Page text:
Equatorial Guinea’s Ministry of Mines and Hydrocarbons (MMH) has announced the adoption of the new Regulation of Petroleum Operations Regulation, Regulation No 2/2020 of 15 June 2020.
The new regulation modernises Equatorial Guinea’s existing regulatory framework and is intended to maintain the country’s attractiveness for foreign investors.
It notably covers major matters such as the extension of the productive life of mature fields though mechanisms allowing operators to generate greater value from these assets; the exploration of marginal and onshore fields along with investments in deep and ultra deep water acreages; the monetisation of gas and the development of the petrochemicals industry, along with further integration of the national workforce and local companies across the value chain.
“This new regulation allows Equatorial Guinea to continue being a world reference in the hydrocarbons sector. To maintain our position, we must be prepared, with updated norms and policies, to respond to the great challenge that the recovery of commodity prices, the creation of employment and the execution of projects after the COVID-19 pandemic will pose for the sector,” declared Gabriel Mbaga Obiang Lima, minister of mines and hydrocarbons.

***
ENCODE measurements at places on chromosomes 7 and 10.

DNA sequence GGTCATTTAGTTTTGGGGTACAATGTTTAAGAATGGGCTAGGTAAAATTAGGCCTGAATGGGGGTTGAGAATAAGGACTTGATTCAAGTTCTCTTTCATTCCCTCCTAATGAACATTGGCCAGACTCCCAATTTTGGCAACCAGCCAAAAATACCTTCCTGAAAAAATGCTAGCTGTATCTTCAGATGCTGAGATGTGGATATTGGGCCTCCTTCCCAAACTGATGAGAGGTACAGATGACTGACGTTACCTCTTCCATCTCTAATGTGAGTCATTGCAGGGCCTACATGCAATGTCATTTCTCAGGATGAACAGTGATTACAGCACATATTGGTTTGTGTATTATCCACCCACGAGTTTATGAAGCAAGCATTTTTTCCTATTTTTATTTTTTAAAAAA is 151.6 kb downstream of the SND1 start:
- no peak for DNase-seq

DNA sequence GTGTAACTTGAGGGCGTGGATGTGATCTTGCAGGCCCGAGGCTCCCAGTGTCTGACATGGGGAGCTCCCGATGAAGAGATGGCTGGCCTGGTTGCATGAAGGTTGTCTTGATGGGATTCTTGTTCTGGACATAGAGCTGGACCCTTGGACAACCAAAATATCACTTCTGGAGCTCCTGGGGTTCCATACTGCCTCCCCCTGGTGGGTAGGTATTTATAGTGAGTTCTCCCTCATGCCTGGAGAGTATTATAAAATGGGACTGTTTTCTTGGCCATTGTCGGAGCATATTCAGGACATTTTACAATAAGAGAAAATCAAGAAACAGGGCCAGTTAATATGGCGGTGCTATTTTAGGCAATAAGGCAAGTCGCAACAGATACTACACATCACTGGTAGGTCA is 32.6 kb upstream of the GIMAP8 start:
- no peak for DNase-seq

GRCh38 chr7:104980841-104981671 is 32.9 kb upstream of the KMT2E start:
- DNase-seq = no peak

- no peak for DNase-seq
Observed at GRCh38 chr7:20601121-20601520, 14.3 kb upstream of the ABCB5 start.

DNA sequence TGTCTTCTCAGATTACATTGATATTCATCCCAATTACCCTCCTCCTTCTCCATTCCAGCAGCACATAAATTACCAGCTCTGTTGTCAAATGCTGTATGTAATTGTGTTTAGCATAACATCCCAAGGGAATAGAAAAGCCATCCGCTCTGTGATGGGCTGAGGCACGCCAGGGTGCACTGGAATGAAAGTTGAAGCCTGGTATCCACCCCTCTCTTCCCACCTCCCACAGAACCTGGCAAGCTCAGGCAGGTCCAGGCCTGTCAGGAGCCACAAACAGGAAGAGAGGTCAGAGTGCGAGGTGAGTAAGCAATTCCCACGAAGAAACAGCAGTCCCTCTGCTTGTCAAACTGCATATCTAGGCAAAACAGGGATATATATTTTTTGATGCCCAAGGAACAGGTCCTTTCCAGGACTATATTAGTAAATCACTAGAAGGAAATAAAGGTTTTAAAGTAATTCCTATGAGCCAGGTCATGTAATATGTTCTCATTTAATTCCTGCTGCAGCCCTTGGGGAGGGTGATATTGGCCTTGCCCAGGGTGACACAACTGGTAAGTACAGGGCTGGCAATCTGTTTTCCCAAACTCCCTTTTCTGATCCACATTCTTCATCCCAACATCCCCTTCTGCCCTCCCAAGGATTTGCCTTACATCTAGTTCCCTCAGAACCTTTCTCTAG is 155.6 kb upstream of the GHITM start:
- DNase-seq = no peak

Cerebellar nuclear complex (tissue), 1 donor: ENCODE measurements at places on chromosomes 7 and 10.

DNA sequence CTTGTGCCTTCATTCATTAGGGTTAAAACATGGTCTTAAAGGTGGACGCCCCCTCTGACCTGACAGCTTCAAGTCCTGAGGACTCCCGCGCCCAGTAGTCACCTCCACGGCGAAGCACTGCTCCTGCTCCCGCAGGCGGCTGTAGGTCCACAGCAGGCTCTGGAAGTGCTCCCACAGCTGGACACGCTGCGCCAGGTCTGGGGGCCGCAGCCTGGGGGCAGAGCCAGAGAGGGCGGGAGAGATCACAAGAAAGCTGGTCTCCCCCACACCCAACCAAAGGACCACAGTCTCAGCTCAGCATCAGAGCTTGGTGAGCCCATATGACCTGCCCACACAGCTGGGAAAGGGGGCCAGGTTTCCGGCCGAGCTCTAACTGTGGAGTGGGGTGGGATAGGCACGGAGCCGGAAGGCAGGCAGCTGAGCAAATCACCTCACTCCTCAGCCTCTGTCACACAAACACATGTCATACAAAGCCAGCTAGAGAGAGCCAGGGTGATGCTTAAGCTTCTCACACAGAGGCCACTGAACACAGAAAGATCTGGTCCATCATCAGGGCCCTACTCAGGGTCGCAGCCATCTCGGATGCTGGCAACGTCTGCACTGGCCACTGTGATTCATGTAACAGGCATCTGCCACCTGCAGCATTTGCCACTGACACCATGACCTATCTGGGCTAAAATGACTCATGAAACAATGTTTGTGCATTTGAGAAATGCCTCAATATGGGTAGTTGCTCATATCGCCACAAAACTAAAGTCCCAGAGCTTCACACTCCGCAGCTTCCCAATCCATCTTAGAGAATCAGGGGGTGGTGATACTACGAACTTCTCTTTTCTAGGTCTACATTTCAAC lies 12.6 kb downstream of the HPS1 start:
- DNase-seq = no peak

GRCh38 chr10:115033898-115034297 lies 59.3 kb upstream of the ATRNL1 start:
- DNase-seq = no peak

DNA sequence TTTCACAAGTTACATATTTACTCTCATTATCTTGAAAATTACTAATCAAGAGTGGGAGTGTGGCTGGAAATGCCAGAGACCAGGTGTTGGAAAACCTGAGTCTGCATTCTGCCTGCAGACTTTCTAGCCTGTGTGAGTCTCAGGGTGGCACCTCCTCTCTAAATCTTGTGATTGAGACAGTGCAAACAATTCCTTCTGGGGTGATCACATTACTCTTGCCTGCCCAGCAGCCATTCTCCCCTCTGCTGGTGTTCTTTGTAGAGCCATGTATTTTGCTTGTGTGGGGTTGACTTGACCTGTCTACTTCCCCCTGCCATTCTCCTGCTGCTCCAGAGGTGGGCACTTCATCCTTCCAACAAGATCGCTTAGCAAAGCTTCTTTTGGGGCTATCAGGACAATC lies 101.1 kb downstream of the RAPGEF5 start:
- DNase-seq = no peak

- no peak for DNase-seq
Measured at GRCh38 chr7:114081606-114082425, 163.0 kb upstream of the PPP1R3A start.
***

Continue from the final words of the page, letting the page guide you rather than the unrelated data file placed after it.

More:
The new regulation is viewed as a pillar of post-COVID-19 recovery strategy for Equatorial Guinea, and clarifies several aspects of the country’s oil operations. It also comes as Equatorial Guinea is pushing through the value-chain for additional local participation, and is developing several gas monetisation and downstream projects.
The regulation notably stipulates that refining, petrochemicals and commercialisation activities can be realised under a specific license granted by the MMH (Article 93) based on technical and financial capabilities notably.
It also strictly prohibits gas flaring, except under very specific circumstances, and stipulates that Field Development and Production Plans must always be designed in such a way as to allow the use, conservation or commercial exploitation of associated gas (Article 149).
It also clarifies new rules and frameworks on exploration and production from mature and marginal fields, defining the former as a field that has entered into decline and is no longer economically viable, and the former as a field that has produced 90 per cent of its proven hydrocarbons reserves (Article 41). Such fields will benefit from 10-year contracts, which can be renewed every five years after study and assessment by the MMH.
Source: Oil Review Africa